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Infectious Diseases

06 August 2020

Covid-19 spreads quickly in crowded homes and poor neighbourhoods

A study found that crowded households and poverty increased the spread of coronavirus, but population density had little apparent effect.

  • A team studied the connection between neighbourhood characteristics and infection with SARS-CoV-2
  • Crowded homes and poverty increased risk of infection
  • How densely populated the neighbourhoods were had little effect on the spread of infection


Poverty and crowded living conditions increase the spread of the coronavirus that causes Covid-19, a new study suggests.

Researchers reached that conclusion after testing nearly 400 women who gave birth at two hospitals in New York City during the peak of the Covid-19 outbreak.

"Our study shows that neighbourhood socioeconomic status and household crowding are strongly associated with risk of infection. This may explain why Black and Hispanic people living in these neighbourhoods are disproportionately at risk for contracting the virus," researcher Dr Alexander Melamed said in a Columbia University news release.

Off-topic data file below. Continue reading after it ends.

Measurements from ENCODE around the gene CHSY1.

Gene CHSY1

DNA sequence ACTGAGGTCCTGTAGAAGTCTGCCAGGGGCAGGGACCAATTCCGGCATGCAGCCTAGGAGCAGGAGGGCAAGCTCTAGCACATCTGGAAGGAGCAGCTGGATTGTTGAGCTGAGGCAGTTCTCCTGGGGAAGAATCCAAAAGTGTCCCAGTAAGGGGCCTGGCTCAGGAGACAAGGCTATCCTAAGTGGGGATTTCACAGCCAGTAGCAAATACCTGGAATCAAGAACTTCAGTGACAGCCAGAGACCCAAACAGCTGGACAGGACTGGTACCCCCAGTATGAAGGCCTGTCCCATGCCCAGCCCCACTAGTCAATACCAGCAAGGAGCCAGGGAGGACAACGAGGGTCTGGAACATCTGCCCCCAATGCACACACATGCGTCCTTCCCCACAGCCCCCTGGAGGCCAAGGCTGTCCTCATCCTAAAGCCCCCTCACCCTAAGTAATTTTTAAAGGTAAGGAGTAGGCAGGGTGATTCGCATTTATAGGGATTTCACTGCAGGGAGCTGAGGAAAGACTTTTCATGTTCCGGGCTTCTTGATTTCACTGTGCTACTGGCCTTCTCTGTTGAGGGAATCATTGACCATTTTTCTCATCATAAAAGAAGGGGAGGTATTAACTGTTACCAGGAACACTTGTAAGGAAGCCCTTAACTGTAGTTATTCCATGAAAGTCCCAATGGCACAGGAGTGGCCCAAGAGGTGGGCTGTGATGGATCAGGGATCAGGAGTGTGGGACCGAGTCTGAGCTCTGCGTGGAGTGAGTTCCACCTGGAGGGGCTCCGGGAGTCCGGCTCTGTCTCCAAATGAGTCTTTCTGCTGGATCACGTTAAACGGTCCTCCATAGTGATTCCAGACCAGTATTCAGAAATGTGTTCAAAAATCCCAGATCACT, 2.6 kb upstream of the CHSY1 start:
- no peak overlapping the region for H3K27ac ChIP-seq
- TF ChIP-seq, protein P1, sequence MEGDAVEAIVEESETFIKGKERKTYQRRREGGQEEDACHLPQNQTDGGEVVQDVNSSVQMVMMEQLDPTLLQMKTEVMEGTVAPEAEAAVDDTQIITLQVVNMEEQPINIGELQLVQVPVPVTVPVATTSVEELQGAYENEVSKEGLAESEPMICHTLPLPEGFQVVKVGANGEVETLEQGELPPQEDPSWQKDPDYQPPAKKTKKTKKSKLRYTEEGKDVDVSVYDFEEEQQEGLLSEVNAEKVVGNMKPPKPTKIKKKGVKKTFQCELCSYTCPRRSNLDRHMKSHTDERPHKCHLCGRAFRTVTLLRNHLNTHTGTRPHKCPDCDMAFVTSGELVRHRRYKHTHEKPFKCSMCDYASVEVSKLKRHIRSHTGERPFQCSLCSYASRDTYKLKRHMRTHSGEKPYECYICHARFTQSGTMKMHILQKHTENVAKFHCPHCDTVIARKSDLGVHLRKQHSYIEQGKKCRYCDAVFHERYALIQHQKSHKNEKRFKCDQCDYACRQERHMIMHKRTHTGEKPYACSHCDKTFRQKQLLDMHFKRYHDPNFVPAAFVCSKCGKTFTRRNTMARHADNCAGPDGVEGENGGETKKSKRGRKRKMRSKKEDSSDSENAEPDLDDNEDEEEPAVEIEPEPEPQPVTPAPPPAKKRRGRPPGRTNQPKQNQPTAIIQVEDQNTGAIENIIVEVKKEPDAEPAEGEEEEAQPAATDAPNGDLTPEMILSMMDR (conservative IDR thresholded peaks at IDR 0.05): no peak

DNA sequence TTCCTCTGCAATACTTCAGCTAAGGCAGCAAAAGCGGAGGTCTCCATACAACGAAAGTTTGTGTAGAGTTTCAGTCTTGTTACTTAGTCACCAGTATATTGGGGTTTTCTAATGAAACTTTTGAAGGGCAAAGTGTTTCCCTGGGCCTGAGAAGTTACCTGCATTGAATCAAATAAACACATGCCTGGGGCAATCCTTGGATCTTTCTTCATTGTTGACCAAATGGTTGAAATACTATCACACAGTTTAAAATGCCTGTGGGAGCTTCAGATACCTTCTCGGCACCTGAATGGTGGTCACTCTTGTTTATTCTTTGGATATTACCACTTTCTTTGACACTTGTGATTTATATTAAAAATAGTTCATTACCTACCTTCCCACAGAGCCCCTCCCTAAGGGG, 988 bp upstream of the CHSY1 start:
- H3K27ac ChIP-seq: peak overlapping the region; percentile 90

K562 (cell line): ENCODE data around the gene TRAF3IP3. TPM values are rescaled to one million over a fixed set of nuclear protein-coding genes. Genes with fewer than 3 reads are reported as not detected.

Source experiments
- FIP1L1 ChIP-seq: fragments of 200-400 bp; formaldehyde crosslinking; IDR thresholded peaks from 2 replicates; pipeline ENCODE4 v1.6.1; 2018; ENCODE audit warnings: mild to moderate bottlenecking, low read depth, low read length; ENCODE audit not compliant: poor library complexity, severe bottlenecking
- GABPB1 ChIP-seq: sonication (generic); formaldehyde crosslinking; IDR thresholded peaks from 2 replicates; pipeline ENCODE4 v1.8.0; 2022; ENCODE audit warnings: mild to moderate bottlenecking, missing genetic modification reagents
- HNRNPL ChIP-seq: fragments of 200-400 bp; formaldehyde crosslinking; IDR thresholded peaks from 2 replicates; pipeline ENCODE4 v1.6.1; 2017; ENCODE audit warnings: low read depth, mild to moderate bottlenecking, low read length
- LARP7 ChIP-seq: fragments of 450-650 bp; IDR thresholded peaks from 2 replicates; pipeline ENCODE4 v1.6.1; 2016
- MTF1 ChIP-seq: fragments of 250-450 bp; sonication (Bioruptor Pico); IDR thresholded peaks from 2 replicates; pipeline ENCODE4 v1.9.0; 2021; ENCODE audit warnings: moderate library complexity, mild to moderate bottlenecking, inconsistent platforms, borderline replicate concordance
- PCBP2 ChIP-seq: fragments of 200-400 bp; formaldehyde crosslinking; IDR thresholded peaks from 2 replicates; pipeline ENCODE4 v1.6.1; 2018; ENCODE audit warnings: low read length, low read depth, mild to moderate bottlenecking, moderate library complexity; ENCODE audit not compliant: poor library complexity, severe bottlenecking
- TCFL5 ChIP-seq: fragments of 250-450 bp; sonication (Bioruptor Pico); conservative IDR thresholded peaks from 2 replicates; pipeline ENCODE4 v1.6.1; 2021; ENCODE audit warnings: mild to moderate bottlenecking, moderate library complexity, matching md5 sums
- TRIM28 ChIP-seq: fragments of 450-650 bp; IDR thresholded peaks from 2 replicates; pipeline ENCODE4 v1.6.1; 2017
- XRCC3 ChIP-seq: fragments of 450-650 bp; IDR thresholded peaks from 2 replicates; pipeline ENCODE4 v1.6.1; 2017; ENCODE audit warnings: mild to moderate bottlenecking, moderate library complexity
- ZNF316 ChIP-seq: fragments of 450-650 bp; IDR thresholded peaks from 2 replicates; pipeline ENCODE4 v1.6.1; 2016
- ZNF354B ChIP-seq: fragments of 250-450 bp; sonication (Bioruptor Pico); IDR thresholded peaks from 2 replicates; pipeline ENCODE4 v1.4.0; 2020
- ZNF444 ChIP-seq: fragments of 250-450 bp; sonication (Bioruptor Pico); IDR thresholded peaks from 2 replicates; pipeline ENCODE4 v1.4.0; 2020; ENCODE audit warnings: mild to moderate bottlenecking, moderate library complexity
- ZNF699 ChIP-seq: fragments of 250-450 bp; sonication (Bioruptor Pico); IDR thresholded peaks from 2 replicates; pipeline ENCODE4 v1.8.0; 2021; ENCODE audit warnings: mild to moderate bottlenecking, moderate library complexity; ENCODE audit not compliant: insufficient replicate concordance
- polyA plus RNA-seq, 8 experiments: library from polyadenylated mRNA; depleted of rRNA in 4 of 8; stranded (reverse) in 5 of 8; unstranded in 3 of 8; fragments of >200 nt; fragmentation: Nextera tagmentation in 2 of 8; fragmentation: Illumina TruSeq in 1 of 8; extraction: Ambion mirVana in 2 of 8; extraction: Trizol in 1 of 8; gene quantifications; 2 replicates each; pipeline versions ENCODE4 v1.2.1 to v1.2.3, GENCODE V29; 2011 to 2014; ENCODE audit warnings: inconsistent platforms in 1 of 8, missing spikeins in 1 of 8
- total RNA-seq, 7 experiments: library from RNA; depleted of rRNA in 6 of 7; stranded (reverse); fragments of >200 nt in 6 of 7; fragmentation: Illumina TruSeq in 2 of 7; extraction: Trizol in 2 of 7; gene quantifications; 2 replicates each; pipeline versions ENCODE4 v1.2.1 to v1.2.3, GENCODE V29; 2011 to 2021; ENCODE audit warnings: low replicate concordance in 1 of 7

Melamed is an assistant professor of obstetrics and gynaecology at Columbia's College of Physicians and Surgeons in New York City.

Specifically, Melamed's team studied the connection between neighbourhood characteristics and infection with the virus that causes Covid-19.

Population density not a big risk

The investigators found that women living in neighbourhoods with crowded households were three times more likely to be infected with the virus.

Poverty was also a factor. Women living in poor neighbourhoods were twice as likely to be infected, although this finding didn't reach statistical significance because of the small sample size, the researchers said.

Population density, however, didn't play a part in the risk for infection, they noted.

According to researcher Dr Cynthia Gyamfi-Bannerman, "One may think that because New York City is so dense, there's little that can slow the spread of the virus, but our study suggests the risk of infection is related to household, rather than urban density." Gyamfi-Bannerman is a professor of women's health at Columbia.

"For our pregnant patients, that may mean counselling women about the risk of infection if they are considering bringing in other family members to help during pregnancy or postpartum," she said.

Melamed added that the findings could help public health officials target preventive measures, such as distributing masks or culturally relevant educational information, to the appropriate neighbourhoods.

The report was published online on June in the Journal of the American Medical Association.

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